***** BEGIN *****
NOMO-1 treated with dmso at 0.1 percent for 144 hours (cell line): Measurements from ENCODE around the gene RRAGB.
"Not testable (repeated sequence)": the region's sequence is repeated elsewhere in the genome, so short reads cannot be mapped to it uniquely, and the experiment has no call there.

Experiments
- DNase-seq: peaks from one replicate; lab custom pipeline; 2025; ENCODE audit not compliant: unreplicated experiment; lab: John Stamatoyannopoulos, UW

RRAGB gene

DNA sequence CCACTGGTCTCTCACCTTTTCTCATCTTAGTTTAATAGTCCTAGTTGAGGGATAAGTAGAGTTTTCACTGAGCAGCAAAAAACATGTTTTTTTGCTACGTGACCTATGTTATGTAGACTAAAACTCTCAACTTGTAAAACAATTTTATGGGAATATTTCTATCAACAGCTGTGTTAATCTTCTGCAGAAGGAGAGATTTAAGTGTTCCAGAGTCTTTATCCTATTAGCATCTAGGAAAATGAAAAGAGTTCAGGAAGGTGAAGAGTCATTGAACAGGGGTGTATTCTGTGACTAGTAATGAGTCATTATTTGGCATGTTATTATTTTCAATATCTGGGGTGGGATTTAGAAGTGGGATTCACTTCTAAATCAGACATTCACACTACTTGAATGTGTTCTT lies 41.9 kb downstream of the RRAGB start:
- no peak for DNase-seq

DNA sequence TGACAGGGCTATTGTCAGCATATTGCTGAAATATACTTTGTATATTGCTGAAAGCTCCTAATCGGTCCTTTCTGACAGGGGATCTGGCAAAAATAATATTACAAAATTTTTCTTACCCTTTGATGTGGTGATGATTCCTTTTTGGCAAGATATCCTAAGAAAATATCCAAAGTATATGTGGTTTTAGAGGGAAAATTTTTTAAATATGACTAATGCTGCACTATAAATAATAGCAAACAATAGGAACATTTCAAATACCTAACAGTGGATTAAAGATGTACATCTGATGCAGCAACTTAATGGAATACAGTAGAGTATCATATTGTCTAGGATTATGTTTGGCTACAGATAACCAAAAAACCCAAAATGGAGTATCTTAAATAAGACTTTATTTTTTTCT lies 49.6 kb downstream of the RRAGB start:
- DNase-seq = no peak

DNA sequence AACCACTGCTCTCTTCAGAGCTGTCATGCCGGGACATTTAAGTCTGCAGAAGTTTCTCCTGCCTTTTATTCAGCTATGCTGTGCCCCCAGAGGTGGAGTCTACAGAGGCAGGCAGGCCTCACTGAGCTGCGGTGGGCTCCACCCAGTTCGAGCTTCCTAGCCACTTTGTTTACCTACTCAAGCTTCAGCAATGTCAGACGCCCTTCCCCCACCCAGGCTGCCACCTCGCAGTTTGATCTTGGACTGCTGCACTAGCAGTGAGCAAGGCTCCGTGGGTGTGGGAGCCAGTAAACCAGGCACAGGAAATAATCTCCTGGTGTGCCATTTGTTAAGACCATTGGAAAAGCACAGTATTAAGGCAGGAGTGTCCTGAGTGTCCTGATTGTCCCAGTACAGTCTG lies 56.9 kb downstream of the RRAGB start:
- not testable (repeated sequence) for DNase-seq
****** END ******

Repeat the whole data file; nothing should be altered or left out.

NOMO-1 treated with dmso at 0.1 percent for 144 hours (cell line): Measurements from ENCODE around the gene RRAGB.
"Not testable (repeated sequence)": the region's sequence is repeated elsewhere in the genome, so short reads cannot be mapped to it uniquely, and the experiment has no call there.

Experiments
- DNase-seq: peaks from one replicate; lab custom pipeline; 2025; ENCODE audit not compliant: unreplicated experiment; lab: John Stamatoyannopoulos, UW

RRAGB gene

DNA sequence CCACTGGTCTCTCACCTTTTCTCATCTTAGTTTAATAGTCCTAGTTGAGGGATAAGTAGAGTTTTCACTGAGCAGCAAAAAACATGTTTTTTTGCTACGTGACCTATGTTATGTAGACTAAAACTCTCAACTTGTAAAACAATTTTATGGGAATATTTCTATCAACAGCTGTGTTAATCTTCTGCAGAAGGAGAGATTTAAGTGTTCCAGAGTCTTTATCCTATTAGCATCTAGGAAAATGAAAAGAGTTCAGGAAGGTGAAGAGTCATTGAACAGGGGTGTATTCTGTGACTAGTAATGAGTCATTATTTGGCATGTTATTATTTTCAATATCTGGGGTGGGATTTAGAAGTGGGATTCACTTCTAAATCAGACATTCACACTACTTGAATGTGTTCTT lies 41.9 kb downstream of the RRAGB start:
- no peak for DNase-seq

DNA sequence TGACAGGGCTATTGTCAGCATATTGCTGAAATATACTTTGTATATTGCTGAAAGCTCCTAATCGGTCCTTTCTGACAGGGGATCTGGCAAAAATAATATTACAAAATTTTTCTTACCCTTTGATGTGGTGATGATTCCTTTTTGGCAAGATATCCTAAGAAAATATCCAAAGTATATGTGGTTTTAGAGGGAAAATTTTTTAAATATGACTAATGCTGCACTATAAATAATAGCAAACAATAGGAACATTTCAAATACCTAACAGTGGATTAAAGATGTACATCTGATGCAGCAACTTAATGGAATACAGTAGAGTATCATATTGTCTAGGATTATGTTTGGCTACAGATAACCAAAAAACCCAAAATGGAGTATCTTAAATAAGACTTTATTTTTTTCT lies 49.6 kb downstream of the RRAGB start:
- DNase-seq = no peak

DNA sequence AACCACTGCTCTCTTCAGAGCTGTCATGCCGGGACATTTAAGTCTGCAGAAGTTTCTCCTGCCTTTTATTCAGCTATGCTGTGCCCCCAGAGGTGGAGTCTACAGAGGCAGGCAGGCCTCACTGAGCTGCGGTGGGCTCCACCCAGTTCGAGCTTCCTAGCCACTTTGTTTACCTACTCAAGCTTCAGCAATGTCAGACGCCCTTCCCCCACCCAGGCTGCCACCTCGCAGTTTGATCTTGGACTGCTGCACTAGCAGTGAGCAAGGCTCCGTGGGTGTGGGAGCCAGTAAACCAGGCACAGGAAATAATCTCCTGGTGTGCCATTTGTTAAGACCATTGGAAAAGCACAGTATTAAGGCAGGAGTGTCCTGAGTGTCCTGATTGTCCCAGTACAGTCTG lies 56.9 kb downstream of the RRAGB start:
- not testable (repeated sequence) for DNase-seq